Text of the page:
At Nonprofit Marketing Guide, we are always asking you to share your experiences with our community so we can all learn from one another – mistakes and all. Today we hear from Gabriela Fitz and Lisa Brooks of IssueLab about the importance of sharing. ~Kristina
Guest Post By Gabriela Fitz and Lisa Brooks
Into the life of every nonprofit communicator comes a certain amount of pitching, like asking an editor or blogger to take an op-ed piece or soliciting a reporter to cover your news conference. In addition, many of us spend our time managing the direct relationships that we have painstakingly built up on email, web, and social media platforms with our own direct audiences.
But alongside that important work – and the thoughtfulness of a good communications strategy – is the need for the social sector to more actively adopt an open knowledge sharing approach.
Every foundation, nonprofit or research institution, whether it is providing services or shaping policy, is producing knowledge. That knowledge is not just a by-product of your work for the common good—it’s an important part of what you do and it deserves attention in its own right (Of course it also tells audiences a lot about your organization’s values, impact, and story).
One of our favorite stories about why we created IssueLab, the Foundation Center’s platform for gathering and sharing what the social sector is collectively learning about social problems and their solutions, involves the Heartland Alliance.
The Chicago-based nonprofit hired us to help develop their Social Impact Center online library of policy and advocacy research. Mainly they wanted to help their site users and staff to find and share their research. But in doing so, they also made their research broadly accessible via issuelab.org.
Through work we later did on a couple of special collections for foundation clients that we witnessed, unbeknownst to Heartland, how staff at several foundations were now accessing Heartland’s research on veterans and poverty to inform their institutions’ plans for program and policy development.
This was exactly the full circle we envisioned in building an open, collective, and distributed system for sharing social sector research. By openly sharing their knowledge through one part of the system, Heartland Institute’s lessons learned were being accessed in another part of the system, by audiences unknown and unforeseen.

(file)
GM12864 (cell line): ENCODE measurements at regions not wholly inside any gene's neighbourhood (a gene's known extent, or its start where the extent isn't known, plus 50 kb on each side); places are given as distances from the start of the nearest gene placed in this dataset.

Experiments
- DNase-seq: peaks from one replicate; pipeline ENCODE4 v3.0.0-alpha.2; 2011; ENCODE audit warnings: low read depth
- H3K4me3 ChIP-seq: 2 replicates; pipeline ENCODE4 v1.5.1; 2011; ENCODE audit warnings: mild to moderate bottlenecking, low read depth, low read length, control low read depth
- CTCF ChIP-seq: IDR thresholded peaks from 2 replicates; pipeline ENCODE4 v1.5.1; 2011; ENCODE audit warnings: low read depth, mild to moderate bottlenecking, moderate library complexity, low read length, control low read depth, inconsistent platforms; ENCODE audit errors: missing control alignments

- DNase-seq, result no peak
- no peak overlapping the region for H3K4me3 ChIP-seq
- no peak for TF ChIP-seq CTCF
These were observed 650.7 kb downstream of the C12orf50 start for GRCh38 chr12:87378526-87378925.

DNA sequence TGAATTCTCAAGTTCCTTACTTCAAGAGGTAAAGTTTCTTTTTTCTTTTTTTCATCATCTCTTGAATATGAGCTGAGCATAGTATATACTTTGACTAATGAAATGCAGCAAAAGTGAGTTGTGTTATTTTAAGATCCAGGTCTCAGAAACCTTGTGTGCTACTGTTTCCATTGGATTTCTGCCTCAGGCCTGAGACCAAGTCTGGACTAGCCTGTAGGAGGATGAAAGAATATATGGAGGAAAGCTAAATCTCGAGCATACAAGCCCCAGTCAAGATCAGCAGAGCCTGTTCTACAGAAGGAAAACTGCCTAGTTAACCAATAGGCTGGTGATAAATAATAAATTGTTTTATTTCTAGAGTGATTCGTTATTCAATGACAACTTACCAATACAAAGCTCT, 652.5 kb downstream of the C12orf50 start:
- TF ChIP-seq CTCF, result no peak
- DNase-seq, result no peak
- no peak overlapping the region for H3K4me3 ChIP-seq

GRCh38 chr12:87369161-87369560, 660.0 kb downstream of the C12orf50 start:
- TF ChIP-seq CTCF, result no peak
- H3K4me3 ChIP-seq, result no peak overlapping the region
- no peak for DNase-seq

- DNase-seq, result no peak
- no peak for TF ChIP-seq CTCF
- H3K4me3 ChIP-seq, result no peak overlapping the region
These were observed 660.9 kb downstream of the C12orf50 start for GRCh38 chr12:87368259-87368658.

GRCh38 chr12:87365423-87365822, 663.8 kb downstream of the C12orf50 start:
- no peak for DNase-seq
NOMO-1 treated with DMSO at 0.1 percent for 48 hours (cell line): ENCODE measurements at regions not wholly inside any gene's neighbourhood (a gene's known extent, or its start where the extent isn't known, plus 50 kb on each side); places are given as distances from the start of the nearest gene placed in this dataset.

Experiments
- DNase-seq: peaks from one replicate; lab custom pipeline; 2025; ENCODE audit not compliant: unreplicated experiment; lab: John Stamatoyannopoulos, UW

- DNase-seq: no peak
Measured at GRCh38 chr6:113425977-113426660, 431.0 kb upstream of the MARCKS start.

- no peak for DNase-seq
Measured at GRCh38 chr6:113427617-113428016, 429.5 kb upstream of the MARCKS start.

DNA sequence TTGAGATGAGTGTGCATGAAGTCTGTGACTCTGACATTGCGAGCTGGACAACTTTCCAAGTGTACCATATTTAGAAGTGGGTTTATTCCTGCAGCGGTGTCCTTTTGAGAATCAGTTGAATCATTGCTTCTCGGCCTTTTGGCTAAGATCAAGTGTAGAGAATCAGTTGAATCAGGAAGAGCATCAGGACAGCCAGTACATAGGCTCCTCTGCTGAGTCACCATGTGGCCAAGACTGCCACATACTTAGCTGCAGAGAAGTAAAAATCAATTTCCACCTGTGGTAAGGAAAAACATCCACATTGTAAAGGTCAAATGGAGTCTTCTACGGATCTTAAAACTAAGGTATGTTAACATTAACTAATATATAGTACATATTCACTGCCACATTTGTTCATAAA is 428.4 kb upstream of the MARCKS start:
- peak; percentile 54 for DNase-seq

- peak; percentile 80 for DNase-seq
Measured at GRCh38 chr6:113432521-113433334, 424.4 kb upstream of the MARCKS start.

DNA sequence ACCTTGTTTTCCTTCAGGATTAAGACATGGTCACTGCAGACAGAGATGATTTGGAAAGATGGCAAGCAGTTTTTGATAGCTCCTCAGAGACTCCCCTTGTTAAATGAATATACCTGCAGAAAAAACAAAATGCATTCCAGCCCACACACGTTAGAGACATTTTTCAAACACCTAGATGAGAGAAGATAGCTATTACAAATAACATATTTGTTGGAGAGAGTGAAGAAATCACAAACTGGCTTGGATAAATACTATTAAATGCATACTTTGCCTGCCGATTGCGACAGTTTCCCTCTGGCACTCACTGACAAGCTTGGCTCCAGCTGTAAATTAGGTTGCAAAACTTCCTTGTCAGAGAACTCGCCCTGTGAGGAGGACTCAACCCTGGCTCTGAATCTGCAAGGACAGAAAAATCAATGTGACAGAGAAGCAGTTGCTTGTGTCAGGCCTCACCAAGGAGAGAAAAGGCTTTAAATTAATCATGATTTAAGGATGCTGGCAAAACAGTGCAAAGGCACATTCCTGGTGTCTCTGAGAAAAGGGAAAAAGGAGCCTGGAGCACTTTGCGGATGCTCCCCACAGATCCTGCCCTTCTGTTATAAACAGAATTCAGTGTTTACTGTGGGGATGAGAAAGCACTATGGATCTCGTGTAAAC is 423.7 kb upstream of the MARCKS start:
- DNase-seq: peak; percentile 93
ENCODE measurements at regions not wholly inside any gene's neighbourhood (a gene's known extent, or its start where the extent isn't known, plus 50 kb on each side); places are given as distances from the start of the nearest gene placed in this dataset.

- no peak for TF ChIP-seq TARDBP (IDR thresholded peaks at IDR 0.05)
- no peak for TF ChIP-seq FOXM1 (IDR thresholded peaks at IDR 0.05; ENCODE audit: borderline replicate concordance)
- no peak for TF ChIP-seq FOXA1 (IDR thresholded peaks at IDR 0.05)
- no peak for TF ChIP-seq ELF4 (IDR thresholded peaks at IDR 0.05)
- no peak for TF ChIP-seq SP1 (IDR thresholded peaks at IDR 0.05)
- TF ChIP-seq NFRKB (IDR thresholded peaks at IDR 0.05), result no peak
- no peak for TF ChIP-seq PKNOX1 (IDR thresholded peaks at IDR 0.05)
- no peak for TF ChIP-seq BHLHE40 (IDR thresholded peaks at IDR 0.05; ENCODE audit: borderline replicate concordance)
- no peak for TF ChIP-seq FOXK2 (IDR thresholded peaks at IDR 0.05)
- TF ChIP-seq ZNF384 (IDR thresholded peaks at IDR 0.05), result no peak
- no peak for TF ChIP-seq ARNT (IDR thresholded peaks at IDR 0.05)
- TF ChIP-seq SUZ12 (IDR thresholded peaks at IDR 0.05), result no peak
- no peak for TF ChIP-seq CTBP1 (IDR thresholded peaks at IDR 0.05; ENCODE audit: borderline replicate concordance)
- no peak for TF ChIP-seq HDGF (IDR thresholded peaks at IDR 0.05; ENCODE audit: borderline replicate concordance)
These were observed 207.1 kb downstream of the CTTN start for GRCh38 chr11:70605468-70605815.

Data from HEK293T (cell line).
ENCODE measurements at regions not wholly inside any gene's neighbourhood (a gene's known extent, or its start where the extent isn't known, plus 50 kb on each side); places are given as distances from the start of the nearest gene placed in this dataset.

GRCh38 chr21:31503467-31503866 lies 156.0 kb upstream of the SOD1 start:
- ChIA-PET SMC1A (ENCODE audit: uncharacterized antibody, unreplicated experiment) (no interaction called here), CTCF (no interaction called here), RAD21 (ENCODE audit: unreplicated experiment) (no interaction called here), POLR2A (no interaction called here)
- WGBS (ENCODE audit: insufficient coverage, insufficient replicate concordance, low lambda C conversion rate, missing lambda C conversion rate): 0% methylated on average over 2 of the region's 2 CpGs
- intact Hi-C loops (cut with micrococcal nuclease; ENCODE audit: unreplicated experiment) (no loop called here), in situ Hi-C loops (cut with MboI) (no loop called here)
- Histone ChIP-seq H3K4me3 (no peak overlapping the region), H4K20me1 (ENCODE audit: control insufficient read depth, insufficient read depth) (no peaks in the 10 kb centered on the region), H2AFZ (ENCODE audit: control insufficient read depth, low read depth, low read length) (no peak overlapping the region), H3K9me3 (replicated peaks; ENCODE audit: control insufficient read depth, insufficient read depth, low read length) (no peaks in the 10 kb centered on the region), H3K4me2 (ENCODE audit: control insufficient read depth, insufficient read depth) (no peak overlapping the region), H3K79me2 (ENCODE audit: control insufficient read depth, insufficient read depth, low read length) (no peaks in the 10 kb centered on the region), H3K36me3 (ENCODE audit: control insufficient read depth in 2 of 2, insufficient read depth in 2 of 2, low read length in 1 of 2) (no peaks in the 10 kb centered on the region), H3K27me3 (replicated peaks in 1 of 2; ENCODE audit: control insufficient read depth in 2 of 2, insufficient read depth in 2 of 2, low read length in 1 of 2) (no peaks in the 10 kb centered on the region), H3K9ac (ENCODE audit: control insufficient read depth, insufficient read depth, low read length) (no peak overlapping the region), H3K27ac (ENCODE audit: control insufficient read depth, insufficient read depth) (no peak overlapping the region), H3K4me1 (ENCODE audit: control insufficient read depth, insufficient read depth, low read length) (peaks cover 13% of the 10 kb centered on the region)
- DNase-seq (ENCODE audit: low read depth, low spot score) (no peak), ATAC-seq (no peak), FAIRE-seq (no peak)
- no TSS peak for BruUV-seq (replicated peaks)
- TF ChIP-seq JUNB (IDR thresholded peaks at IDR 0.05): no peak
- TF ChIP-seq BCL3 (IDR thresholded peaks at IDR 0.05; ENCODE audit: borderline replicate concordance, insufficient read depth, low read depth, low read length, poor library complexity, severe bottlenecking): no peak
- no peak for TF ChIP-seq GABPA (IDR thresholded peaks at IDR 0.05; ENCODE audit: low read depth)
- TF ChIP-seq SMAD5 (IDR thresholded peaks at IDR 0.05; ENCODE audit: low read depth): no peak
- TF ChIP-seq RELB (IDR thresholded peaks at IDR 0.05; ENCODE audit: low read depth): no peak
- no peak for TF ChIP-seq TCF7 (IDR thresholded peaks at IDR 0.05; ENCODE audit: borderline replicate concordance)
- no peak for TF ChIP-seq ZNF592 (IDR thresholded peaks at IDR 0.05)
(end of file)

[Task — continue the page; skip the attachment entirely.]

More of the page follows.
What do we mean by knowledge sharing?
After 10 years we’ve learned a bit about facilitating the collection, indexing, and sharing of valuable social sector knowledge. On the collection and indexing side, IssueLab has collected more than 20,000 resources from 7000+ organizations worldwide, covering 38 different issue areas. We index each piece of research on 15 different fields, from a basic description and author name to publication date, funding institution, and geographic focus. This metadata then allows us to provide filtered search functionality, issue area indices, and recommendations on “what to read next.”
Gathering these resources relies on many people to take the small action of uploading and sharing their research to open repositories like IssueLab. On IssueLab, creating a free account is a precursor to sharing — after that we ask authors to fill out some basic information and then IssueLab staff reviews and fully indexes each piece of research that we host. IssueLab data is then made available through a free API to data partners and other Foundation Center properties as well as through WorldCat, the world’s largest network of library content and services.
Here’s the real reason the Heartland example is a favorite story: we have no idea whether Heartland directly benefited from sharing its research via IssueLab— that would be like asking if a professor directly benefits when someone checks her book out of the library. But we do know organizations who fund work in this area and who are dedicating more and more dollars to this issue can now base their decisions on the insights and evidence of nonprofits, like Heartland.
And after all, we produce research and capture lessons learned so we can learn from our peers and our past and more effectively serve the people who rely on these programs and dollars.
We know and believe that knowledge sharing is neither a channel nor a pitch, it is an approach – and maybe even an ethos – to telling our stories. We hope sharing your research more openly can fit in with your organization’s larger outreach strategy, as well.
Lisa Brooks is director of knowledge-management systems at Foundation Center and Gabriela Fitz is director of knowledge-management initiatives at Foundation Center. Both co-founded IssueLab together.